DW | Old Testament
2.4 - The Yahwist Creation Story (Chap 2:4 - 3:1)
After the solemn tones of the Priestly creation narrative, the reader notices a definite change in mood in the J story. Where the P account moves toward the creation of humanity as its climax, the J writer begins with God's creation of man and builds the account by creating a world for his new creature. J represents, actually, two stories. The first is the story of how God created one human being, but observed that he needed companions. The second story tells how God gave humans care over the Garden of Eden and made everything perfect for them.
As in Genesis 1, many elements are drawn from common myths of the Ancient Near East. The Tree of Life is well known by the Babylonians as a symbol of long life, or even immortality. The Paradise Garden in the East was known from Sumerian poems. The mystical power of the great rivers, the Tigris and Euphrates, was praised in many Babylonian hymns. A human becoming like God in wisdom after eating food reserved for gods was similar to a Mesopotamian myth, called the Legend of Adapa.
The theology of the J account used all these elements from pagan myths to give a very Israelite message:
Yahweh begins Creation with the human species and then fashions a world that they are to cultivate and tend, and makes animals for them to rule over, and then establishes marriage and human community of two sexes to complement one another.
Though the J account was quite different in style from that of P, the Priestly editors found no difficulty incorporating the two together.
The two sources of creation are to be read in tandem, with the cosmocentric approach provided by Genesis 1 and the anthropocentric approach (as observed by man) presented in Genesis 2. This is the essence of ancient Israelite religion; the two working in sync together, the melding of the world of man, in unique relationship with each other.
Genesis chapter 3 is the story of the Fall of Man, the story of the Garden of Eden. The Yahwist creates a masterpiece of psychological insight as he presents the first couple with the temptation to be like God. The serpent in the tree hints that great things are possible and plays upon Eve's vanity. Both man and woman fall readily, despite their clear recognition that God had forbidden them to eat from the Tree of Knowledge of Good and Evil. They are not pictured as innocent babes in the woods, but as free adults, and so the sin is even greater.
In true artistic manner, J has Yahweh hear out the defense of each in turn, and then in reverse order address the serpent, the woman, and the man with the consequences of their actions. It is a dramatic scene which declares that the causes of sin and shame are rooted in human pride and disobedience, that humans are free to decide but must bear the consequences, and that we are not gods and must live now in a certain distance from God outside his Garden. But God remains tenderly concerned to make them adequate clothes even as he expels them from the hopes of immortality.
We have seen, in our Ancient Near East series, how in the Legend of Adapa the hero loses his chance for immortality. The famous Babylonian story of Gilgamesh also explores this theme. The hero conquers all kinds of hurdles but he cannot pass the final test needed for immortality: to simply stay awake.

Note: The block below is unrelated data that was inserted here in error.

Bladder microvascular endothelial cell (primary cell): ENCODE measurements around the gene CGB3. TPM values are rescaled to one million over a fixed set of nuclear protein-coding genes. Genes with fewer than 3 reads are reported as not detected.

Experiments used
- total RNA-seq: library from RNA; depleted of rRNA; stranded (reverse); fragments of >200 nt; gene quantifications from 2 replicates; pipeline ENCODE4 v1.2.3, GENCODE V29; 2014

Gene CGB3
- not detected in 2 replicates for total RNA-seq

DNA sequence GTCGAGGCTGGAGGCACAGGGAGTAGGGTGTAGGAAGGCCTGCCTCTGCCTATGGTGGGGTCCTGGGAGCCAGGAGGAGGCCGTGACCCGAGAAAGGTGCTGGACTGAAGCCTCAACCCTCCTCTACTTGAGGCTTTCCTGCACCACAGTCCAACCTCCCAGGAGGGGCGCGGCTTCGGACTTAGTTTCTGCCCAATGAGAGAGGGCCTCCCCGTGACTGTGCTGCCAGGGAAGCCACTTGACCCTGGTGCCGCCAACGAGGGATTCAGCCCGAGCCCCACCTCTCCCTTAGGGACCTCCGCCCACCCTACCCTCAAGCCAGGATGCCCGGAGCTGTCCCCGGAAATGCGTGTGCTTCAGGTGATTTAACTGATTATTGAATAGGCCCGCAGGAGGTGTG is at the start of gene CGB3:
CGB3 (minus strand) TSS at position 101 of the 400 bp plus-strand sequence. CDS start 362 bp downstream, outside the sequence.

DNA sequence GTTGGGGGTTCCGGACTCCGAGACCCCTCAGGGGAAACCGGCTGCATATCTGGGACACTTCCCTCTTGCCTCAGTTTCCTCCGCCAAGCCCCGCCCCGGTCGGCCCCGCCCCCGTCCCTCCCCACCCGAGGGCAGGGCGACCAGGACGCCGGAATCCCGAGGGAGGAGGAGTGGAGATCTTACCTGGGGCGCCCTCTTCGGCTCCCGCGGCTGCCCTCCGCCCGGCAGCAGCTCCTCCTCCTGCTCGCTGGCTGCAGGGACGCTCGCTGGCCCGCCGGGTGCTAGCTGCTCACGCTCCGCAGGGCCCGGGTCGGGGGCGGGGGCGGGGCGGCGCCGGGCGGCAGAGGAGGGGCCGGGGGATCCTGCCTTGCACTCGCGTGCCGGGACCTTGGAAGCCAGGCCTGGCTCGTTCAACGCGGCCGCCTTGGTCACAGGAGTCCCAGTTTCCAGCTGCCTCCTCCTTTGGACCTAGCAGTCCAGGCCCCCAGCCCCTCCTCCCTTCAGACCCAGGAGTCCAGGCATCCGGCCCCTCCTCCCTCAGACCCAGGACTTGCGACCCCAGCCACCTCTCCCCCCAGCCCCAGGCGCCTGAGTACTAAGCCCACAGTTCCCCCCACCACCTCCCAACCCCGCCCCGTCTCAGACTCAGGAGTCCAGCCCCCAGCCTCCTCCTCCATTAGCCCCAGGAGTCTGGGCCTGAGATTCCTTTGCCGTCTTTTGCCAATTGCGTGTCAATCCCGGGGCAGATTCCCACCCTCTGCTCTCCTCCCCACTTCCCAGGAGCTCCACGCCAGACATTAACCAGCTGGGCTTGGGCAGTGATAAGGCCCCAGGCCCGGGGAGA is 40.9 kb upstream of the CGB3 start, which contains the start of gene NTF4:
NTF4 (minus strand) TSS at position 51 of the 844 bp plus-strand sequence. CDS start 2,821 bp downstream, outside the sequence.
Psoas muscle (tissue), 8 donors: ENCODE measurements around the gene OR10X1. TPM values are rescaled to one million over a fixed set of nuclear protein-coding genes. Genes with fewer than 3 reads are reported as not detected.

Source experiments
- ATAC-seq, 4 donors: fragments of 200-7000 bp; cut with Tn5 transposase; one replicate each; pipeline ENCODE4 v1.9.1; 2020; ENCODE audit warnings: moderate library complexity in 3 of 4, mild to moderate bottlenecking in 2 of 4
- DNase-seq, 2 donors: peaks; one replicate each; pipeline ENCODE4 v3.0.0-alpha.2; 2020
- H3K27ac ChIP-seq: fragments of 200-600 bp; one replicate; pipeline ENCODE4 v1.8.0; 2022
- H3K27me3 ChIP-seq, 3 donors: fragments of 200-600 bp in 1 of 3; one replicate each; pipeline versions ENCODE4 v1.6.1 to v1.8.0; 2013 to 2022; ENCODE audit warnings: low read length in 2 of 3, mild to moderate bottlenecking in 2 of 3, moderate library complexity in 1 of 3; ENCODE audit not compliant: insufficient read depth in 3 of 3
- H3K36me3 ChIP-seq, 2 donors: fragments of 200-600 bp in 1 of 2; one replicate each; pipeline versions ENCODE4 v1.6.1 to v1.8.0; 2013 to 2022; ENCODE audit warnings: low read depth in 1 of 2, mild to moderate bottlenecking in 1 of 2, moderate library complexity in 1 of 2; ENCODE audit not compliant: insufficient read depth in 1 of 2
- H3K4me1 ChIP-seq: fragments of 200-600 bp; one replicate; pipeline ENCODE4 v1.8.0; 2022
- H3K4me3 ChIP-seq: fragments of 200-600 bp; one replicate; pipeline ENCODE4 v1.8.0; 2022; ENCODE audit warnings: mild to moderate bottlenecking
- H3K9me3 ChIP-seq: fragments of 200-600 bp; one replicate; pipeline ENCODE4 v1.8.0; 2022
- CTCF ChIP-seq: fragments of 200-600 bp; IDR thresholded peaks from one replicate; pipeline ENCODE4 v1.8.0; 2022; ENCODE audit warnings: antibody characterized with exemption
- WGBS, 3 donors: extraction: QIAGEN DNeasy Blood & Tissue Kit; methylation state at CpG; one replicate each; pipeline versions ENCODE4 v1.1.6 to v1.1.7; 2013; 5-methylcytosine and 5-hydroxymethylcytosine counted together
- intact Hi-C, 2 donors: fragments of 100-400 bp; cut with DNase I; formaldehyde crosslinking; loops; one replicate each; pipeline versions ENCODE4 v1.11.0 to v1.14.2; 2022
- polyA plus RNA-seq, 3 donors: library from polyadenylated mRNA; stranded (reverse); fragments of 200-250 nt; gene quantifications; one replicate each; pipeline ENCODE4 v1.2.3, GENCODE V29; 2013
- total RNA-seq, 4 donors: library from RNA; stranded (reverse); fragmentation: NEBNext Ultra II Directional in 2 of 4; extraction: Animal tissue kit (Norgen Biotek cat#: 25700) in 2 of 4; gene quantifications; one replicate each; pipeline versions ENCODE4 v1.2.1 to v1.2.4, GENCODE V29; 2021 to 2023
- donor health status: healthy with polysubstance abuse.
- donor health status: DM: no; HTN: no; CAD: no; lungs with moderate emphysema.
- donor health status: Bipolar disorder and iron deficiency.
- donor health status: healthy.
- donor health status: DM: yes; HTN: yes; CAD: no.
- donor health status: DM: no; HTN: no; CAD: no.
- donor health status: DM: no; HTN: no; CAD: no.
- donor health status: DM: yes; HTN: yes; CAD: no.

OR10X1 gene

Most likely the J author was familiar with such stories, but he carefully avoids the position so often assumed by the pagan myths – that the gods purposely kept humans from immortality so there would be no threat against the divine order. J asserts that we ourselves are to blame. God offered the gift, and if it did not turn out to be so, the reason can be found in human choice.
The Garden of Eden account is how man gained knowledge, or the ability to obtain knowledge, and that is a trait which distinguishes man from the animal kingdom. Far from being the Fall of Man, one could argue that we are dealing with the Rise of Man. However, keep in mind that man still violated God's command. By doing so, the author of Genesis 2-3 introduces us to the concept of free will, a dominant motif in the Bible and in Judaism in general. The most significant factor is the choice between obeying God or one's own desires. It is the human struggle from the first couple until now.
Besides these important themes of immortality and human sin, J addresses a host of other interesting questions about human life that the ancients had. Genesis 2-3 explains why snakes crawl on the ground, why women have pain in childbirth, why people have to work for a living, why we wear clothes, why the sexes are different, why people are ashamed when naked, why we die, and why men and women feel sexual attraction to one another. We call these etiological stories because they explain the reasons for current names and customs. The ancient Israelites delighted in them as part of the tradition.
One further note before moving on, the snake in Genesis 3 is mainly a later Christian interpretation of Satan that is not present in a surface reading of the chapter. The snake is only described as 'the shrewdest of all wild beasts.” The snake was certainly evil, but the actual Satan figure only becomes clearer during late Jewish theology, from which it passed into Christian belief. We'll discuss the origin of evil in a later episode.
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